BERLIN (Reuters) - German Chancellor Angela Merkel told Russia’s President Vladimir Putin on Wednesday of her concerns over the arrest of Greenpeace activists after a protest at an Arctic drilling platform and urged a swift resolution of the case.
The 30 environmentalists have been held on piracy charges since trying to scale the Prirazlomnaya oil rig on September 18.
“The Chancellor expressed her concern to Putin over the arrest of the crew of the Greenpeace boat, impounded in Russia, and voiced her hope that this case will soon be resolved,” Merkel’s spokesman said in a statement.
Germany has become an increasingly vocal critic of Moscow’s record on human rights, despite Russia’s importance as an energy exporter, straining personal ties between Merkel and Putin.
A Kremlin statement about the leaders’ telephone call made no mention of the activists.
The Greenpeace members, who come from nearly 20 countries, have been ordered held until late November pending further investigation.
Courts have denied bail to a number of them in the past week, including the American captain of the Arctic Sunrise.
On Wednesday, judges in the northern Russian city of Murmansk denied bail to four more people - Anthony Perrett of Britain, Gizem Akhan of Turkey, Jonathan Beauchamp of New Zealand and Francesco Pisanu of France.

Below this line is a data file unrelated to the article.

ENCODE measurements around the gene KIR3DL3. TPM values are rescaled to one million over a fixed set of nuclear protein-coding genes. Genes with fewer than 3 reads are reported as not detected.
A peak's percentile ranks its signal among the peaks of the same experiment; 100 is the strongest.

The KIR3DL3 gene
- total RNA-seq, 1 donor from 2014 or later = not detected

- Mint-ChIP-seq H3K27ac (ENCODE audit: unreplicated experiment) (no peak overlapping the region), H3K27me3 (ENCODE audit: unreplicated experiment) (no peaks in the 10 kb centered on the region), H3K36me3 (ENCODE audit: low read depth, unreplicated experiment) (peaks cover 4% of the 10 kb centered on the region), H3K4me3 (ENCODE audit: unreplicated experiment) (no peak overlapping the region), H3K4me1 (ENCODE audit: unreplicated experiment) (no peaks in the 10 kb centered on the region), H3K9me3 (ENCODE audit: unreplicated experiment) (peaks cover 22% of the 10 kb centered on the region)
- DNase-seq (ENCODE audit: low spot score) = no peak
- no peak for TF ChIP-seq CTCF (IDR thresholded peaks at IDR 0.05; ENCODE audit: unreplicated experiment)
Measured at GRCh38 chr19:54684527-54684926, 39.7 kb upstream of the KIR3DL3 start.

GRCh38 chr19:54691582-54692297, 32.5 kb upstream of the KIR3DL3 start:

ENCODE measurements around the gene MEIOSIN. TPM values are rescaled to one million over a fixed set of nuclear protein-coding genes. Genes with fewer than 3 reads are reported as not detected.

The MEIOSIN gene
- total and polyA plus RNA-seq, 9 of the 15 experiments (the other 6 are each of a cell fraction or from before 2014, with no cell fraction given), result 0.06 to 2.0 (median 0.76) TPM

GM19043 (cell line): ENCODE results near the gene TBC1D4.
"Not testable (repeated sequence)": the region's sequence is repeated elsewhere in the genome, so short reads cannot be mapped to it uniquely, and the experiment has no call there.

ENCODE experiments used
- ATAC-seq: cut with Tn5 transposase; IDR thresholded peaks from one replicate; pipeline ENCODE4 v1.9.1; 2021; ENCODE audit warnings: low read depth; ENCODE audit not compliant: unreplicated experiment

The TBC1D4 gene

The piracy charges, punishable by up to 15 years’ jail, appear aimed at sending a message that Moscow will not tolerate attempts to disrupt its development of the resource-rich Arctic.
Greenpeace says the protest at the rig, owned by state-controlled Russian energy company Gazprom, was peaceful and calls the piracy charges absurd and unfounded.
Putin has said the activists were not pirates but that they had violated international law. The head of the Kremlin’s human rights advisory body has said he would ask prosecutors to withdraw the piracy charges.
Investigators have also said more charges will be pressed against some protesters as drugs and other suspect items had been found on the ship.
Greenpeace denies there were any illegal items aboard.
Reporting by Alexandra Hudson in Berlin and Alexei Anishchuk in Moscow, editing by Gareth Jones